Thus, it is essential to take great care in preparing this part of your application.
Because graduate schools make important selection decisions that are partly based on what you say in this essay, the writing of it can be an intimidating prospect.
This is another one of those places where caution should be exercised: you want to explain the cause of your poor grades, etc. Do focus on an aspect of yourself that will show your best side.
You might have overcome some adversity, worked through a difficult project, or profited from a specific incident.
It is important, however, that the anecdote is related to the questions asked and not just a retelling of a catchy life drama.
After you have written the first, second, or third draft, there are another set of evaluative questions that you can work through to help you revise your essay.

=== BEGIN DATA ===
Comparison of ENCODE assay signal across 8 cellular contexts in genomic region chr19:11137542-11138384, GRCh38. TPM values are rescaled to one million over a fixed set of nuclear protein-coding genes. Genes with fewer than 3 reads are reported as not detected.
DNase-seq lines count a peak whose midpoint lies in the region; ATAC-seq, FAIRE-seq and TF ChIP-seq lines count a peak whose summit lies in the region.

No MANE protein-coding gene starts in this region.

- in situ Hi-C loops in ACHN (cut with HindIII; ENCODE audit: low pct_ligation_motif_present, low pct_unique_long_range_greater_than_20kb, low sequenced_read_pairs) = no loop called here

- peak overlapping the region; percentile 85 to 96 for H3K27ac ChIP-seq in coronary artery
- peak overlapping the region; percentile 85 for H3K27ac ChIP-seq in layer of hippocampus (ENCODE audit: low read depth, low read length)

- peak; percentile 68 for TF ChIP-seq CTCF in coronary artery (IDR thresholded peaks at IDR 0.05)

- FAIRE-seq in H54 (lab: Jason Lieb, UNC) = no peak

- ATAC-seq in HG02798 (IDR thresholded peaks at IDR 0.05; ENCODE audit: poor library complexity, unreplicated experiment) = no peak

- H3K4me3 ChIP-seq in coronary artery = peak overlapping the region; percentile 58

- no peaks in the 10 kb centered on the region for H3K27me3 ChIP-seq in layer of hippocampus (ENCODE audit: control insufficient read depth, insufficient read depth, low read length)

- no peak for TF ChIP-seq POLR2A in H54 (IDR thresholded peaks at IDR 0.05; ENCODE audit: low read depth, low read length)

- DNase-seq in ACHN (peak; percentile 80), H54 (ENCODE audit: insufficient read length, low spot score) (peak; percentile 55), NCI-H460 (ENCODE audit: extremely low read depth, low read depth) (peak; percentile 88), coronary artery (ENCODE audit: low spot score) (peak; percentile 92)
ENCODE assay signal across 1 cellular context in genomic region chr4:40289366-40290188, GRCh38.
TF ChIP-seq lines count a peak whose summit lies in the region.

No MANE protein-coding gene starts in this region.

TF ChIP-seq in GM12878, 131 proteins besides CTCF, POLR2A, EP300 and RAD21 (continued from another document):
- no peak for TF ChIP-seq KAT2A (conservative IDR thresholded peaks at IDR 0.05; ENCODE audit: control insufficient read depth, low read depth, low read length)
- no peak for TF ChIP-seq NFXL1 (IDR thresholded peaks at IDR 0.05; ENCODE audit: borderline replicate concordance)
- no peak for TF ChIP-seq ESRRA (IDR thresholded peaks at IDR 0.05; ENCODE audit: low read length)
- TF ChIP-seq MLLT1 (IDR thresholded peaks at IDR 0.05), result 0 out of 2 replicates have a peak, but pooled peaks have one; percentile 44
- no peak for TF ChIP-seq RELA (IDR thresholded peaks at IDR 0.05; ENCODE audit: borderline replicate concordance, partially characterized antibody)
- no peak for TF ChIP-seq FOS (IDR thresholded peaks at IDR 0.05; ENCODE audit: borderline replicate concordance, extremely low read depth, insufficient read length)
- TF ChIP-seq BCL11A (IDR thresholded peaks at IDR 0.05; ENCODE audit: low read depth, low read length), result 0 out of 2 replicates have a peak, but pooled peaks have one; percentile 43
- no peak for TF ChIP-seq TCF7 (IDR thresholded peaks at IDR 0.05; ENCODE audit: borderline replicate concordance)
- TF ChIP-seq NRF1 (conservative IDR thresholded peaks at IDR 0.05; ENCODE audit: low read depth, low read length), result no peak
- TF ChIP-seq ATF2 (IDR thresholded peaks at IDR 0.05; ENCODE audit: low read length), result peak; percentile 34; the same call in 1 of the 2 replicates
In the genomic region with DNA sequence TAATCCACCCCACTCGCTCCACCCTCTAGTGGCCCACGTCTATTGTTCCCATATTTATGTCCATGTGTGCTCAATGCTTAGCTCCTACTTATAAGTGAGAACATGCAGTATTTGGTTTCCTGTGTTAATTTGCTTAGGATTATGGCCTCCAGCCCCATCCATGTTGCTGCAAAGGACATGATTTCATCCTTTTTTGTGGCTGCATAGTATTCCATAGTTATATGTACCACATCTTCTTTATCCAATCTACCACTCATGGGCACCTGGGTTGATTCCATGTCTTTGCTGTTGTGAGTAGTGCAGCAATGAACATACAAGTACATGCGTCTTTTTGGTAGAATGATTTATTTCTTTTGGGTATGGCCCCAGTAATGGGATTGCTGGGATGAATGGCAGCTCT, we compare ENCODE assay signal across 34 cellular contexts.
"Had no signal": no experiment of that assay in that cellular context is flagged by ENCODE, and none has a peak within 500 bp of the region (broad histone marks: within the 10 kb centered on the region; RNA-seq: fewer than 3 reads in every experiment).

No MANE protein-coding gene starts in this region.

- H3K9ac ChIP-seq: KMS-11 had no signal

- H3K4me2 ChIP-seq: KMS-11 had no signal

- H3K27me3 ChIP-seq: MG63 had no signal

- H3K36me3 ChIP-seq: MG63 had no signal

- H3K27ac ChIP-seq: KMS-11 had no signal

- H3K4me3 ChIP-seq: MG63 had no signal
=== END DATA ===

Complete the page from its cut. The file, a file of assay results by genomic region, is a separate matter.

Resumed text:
Although it can be frustrating to write an original and well-devised statement, through time and drafts it will be written. The ones that are bad can sabotage your chances for success.
It is also important that you show your drafts to a Writing Center tutor, your academic advisor, Career Planning advisor, and friends; they will help you write an essay that reveals the right balance of personal and academic characteristics and specifics.
The overall application package will represent who "you" are to people whom you will most likely not know personally.
The written expression of your qualities as an applicant will often be a very important way for committee members to get to know why you are an acceptable candidate for their program.